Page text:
"Long before criminal court proceedings, the tentacles of the Prison Industrial Complex reach deep into poor communities of color through government policies like the War on Drugs and a wide range of aggressive tactics by local law enforcement. Real reform requires an end to racial profiling, the 'broken windows' strategy, stop and frisk tactics, and greater diversity within the ranks of police themselves. Militarizing local law enforcement with combat weapons and the equipment of war will also have to be curtailed if the PIC is ever to be reformed. Policing cannot look like warfare if it is to achieve its purpose — to protect and serve — in actuality or in perception.
"Indeed there are a great many other considerations for reforming the Prison Industrial Complex, some of them not readily apparent given the overwhelming quantity of data on the prison system itself. Clearly, however, some of the broader societal remedies include a radical reinvestment in public education; ending homelessness and developing more comprehensive affordable housing policies; and decriminalizing certain controlled substances. Given what we know about the War on Drugs, any real reform of the PIC must include the END of the drug war. The War on Drugs is a war on poor people of color, and it has been an abject failure.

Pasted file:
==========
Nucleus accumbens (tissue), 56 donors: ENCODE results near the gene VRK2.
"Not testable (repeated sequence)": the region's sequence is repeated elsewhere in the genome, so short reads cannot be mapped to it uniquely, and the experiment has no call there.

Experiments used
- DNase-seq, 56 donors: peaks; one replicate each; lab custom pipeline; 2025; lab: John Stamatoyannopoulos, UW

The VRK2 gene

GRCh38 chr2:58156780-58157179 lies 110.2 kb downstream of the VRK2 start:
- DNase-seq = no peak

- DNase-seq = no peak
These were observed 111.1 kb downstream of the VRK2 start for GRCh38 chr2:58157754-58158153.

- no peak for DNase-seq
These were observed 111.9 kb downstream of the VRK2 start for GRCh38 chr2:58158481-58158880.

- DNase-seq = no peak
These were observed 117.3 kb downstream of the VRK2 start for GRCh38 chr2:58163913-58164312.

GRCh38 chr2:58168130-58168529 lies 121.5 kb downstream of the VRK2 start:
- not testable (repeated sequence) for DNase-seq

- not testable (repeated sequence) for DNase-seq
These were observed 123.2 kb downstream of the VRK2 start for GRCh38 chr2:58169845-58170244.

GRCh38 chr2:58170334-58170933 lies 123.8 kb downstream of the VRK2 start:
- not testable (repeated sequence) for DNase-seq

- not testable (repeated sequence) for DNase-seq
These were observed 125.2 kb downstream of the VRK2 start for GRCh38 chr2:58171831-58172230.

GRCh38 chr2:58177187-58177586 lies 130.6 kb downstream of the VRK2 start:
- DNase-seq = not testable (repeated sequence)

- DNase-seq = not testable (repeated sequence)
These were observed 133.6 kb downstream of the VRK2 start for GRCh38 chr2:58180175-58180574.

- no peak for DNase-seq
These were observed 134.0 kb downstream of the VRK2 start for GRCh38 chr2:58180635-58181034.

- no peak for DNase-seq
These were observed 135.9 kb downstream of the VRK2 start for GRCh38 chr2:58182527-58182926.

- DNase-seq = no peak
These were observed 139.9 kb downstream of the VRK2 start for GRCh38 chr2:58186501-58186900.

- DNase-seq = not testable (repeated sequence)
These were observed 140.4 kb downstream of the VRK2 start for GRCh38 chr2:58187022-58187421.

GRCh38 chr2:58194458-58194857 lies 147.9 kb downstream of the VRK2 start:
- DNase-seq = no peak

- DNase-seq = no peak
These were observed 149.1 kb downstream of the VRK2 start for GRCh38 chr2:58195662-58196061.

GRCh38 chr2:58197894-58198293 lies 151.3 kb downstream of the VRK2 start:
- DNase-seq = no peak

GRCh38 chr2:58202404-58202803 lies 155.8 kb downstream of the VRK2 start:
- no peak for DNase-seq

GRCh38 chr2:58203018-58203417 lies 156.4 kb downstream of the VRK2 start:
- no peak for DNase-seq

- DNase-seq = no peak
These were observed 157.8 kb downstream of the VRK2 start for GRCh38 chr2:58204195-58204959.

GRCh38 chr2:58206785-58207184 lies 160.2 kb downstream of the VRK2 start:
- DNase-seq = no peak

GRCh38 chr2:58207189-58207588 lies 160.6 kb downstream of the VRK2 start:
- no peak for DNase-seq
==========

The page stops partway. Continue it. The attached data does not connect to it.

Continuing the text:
"Most scholars, reformers, abolitionists, and activists engaged in the struggle to change America's prison addiction also understand that for, all of the possibilities that policy changes represent, real reform must begin with a change in the nation's perception of criminal justice and incarceration. Unless and until the citizenry is ready to wean itself from the abiding sense that punishment is the central purpose of incarceration, the United States will not be able to alter its status as the world's leading incarcerator.
"Finally we have to be prepared to humanize criminals, and not just the nonviolent ones. Given the scope of the Prison Industrial Complex — its size (2.2 million inmates), its complexity, and the vast economic investments and profits in the system — only a radical revision of how we view crime, criminals, and criminality can move the needle in the right direction. As antidrug advocates often maintain, a harm-reduction approach to drug abuse — or in this case, mass incarceration — is more likely to yield constructive results."